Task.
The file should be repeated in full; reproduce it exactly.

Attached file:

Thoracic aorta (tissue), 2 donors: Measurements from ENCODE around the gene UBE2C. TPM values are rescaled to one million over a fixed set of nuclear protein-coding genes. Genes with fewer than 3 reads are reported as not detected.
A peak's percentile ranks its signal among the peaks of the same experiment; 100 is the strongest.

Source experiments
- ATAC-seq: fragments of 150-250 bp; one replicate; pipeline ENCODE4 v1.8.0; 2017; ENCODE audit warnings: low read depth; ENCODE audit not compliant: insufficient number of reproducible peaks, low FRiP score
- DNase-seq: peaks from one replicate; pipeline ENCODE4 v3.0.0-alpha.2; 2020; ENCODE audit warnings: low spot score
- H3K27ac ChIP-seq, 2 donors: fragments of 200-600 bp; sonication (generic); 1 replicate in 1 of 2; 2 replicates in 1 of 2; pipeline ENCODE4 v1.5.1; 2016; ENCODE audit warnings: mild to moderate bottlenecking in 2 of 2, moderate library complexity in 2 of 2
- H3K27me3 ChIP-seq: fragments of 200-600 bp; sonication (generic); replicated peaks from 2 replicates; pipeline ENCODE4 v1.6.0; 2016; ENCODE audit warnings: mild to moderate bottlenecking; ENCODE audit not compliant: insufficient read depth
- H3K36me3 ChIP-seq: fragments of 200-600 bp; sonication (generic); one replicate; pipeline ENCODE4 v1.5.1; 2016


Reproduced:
Thoracic aorta (tissue), 2 donors: Measurements from ENCODE around the gene UBE2C. TPM values are rescaled to one million over a fixed set of nuclear protein-coding genes. Genes with fewer than 3 reads are reported as not detected.
A peak's percentile ranks its signal among the peaks of the same experiment; 100 is the strongest.

Source experiments
- ATAC-seq: fragments of 150-250 bp; one replicate; pipeline ENCODE4 v1.8.0; 2017; ENCODE audit warnings: low read depth; ENCODE audit not compliant: insufficient number of reproducible peaks, low FRiP score
- DNase-seq: peaks from one replicate; pipeline ENCODE4 v3.0.0-alpha.2; 2020; ENCODE audit warnings: low spot score
- H3K27ac ChIP-seq, 2 donors: fragments of 200-600 bp; sonication (generic); 1 replicate in 1 of 2; 2 replicates in 1 of 2; pipeline ENCODE4 v1.5.1; 2016; ENCODE audit warnings: mild to moderate bottlenecking in 2 of 2, moderate library complexity in 2 of 2
- H3K27me3 ChIP-seq: fragments of 200-600 bp; sonication (generic); replicated peaks from 2 replicates; pipeline ENCODE4 v1.6.0; 2016; ENCODE audit warnings: mild to moderate bottlenecking; ENCODE audit not compliant: insufficient read depth
- H3K36me3 ChIP-seq: fragments of 200-600 bp; sonication (generic); one replicate; pipeline ENCODE4 v1.5.1; 2016